Trunnel Teaches Kids To Think For Themselves

Kids take first priority in Sherry Trunnel’s life. As the only diabetes educator at Blank Specialties Clinic of Children’s Hospital in Des Moines, Iowa, Sherry skips vacations when the hospital admits a new child with diabetes.

“It’s really out of necessity,” she says. “If you get the kids off to a good start, they do well long-term. The initial education is very important.”

Sherry’s philosophy is simple. “As an educator, I want to teach the family as well as the child, so the kids become self-sufficient. We like them to know everything we know.”

Pediatric diabetes education is different from adult care, Sherry says. “With very young children, you’re really informing the parents. When the kids get to about seven or eight they begin to understand and give feedback. At that age they really want to please you. They even have fun with all the gadgets-they like to show their meters and syringes off to their friends.”

Sherry says that as children approach adolescence, diabetes self-care becomes increasingly difficult. “The toughest kids to work with are from about the ages of 12 to 15. There’s so much going on for them already at that age. They’re trying so hard to fit in with the other kids. So, finding out they have this chronic disease that involves all this responsibility really affects their self-esteem.”

“It’s hard for them to skip all the treats their friends enjoy. They want to have Cokes and chocolate with the other kids,” Sherry says.

As both an inpatient and outpatient diabetes instructor at Children’s Hospital, Sherry’s tailors her ideas about therapy to suit children’s special needs. “As a child, your insulin rarely stays constant, so I believe in a lot of blood glucose monitoring. Also, because of children’s body changes, their calorie requirements change, so their calorie intake must be monitored too.”

Specific therapy under Sherry’s tutelage involves blood sugar monitoring four times daily, and two to three insulin injections per day. She offers each child a meal plan suited to the individual, and she heartily encourages exercise.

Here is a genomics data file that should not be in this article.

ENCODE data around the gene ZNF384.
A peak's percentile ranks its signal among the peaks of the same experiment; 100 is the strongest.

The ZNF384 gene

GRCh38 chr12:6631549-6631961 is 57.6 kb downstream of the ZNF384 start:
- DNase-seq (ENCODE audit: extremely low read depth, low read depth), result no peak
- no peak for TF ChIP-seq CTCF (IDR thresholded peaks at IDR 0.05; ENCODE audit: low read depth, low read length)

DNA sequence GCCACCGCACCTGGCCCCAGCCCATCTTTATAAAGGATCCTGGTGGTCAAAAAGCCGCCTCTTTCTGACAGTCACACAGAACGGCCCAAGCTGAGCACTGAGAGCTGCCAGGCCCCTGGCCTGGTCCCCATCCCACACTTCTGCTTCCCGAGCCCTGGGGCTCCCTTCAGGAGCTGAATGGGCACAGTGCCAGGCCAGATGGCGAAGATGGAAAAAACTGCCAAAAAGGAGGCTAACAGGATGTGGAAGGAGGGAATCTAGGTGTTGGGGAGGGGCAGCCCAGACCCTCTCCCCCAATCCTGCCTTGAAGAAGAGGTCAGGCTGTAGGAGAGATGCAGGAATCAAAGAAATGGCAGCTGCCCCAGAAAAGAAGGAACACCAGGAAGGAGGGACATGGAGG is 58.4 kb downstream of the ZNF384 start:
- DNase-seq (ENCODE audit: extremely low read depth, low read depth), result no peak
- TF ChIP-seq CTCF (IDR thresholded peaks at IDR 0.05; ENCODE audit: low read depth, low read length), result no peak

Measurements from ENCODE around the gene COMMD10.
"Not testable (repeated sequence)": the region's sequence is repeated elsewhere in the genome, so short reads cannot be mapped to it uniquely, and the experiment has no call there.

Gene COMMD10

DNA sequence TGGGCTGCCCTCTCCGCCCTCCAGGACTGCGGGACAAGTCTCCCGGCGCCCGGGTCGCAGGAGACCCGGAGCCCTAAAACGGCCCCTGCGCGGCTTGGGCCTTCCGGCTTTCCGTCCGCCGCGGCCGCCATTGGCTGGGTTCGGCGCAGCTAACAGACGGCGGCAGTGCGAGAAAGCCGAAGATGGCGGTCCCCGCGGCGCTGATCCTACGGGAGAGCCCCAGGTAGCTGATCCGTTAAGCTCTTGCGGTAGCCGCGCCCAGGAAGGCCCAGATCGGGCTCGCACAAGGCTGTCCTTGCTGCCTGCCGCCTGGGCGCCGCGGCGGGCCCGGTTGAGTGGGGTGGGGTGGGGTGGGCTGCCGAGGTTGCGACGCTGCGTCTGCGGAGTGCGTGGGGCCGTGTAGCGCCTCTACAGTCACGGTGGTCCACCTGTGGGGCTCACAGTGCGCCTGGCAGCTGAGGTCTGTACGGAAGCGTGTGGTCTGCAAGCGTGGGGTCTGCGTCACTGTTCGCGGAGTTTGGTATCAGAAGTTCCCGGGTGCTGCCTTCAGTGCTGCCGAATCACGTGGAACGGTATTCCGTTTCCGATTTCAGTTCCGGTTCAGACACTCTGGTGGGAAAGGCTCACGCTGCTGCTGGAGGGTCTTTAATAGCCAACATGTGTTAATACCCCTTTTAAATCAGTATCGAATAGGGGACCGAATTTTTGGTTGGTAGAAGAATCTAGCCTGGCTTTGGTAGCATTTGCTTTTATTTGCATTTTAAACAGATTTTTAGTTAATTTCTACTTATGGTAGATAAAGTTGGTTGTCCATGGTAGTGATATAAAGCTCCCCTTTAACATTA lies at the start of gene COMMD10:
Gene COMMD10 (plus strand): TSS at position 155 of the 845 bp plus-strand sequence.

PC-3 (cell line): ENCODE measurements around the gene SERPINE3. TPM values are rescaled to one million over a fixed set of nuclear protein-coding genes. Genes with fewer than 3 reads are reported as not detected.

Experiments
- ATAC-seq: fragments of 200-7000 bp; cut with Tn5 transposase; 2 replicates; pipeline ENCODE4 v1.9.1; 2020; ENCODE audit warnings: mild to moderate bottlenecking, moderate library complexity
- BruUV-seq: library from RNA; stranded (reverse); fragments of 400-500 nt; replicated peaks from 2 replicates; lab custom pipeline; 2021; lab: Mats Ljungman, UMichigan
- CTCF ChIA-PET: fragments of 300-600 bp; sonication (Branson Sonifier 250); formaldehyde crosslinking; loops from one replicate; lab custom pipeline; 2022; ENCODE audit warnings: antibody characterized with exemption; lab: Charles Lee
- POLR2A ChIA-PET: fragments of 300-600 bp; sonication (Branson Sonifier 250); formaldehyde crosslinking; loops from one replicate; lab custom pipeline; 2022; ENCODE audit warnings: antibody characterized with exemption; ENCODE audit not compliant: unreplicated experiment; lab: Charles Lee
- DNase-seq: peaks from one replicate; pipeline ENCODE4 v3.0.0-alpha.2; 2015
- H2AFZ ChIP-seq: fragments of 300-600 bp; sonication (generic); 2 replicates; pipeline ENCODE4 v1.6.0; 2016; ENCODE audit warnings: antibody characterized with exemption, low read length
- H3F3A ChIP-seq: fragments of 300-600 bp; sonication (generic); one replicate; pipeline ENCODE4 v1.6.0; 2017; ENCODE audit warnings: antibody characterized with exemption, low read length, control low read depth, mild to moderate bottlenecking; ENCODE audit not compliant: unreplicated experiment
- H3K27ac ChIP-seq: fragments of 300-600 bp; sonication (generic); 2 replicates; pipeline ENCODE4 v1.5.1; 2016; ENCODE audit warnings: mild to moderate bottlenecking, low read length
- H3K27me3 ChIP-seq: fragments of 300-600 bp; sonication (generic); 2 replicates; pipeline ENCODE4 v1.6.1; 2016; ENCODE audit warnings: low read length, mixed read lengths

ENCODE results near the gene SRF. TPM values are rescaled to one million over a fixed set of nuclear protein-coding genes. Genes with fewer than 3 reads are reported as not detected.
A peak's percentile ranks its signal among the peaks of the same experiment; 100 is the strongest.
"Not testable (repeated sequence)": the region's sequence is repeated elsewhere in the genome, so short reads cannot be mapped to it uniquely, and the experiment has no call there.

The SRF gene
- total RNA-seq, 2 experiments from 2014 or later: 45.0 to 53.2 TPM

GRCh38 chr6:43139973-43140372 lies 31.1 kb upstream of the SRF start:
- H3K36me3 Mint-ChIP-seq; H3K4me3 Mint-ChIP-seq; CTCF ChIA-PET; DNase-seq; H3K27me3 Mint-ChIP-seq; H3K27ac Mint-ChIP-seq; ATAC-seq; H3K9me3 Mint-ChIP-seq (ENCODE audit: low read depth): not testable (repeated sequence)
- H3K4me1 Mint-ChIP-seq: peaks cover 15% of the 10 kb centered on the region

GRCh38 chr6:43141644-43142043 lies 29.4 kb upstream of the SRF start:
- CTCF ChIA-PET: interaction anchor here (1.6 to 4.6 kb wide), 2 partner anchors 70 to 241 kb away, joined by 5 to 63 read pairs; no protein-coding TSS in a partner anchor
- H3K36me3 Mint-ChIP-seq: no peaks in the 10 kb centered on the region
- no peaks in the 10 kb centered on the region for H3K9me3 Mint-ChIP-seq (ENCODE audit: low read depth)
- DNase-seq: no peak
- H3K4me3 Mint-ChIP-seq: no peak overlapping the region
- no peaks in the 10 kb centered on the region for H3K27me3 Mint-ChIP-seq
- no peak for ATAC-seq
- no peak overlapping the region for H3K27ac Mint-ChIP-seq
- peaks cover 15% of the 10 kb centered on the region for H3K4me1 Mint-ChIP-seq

“Many of my children participate in competitive sports,” Sherry says. “We monitor these kids carefully, because sometimes they need extra glucose. I tell them, ‘Don’t let diabetes limit you physically.'”

Sherry works especially hard to streamline the transition children face when they go back to school after the diagnosis. For ten years she has been visiting her students’ classes and explaining the ins and outs of diabetes. “It’s really fun for me,” she says. “I tell the peers the ‘whys’ of the affected child’s special needs.” She explains the child’s hospital visits, the reasons the child needs a special snack, and why he or she drinks orange juice in class, and she answers other frequently asked questions.

“This process gives my kids more self-confidence; they feel special, that this presentation is just for them.” What started out as a small project has grown immensely. “I ended up at something like 54 schools last year,” Sherry says proudly.

Once a year Sherry plans special activities for specific age groups. These “Education Fun Days” involve trips to the zoo, amusement parks, and even camp-outs. “These outings really create opportunities for the kids to bond. It also allows them to relate with the medical staff in a non-medical way.”

As an active member of her local Juvenile Diabetes Foundation chapter, Sherry provides a wealth of information for her patients, for their families, and even for her own co-workers.

“My goal is to have my kids and their families leaving this hospital with all the information I have.”

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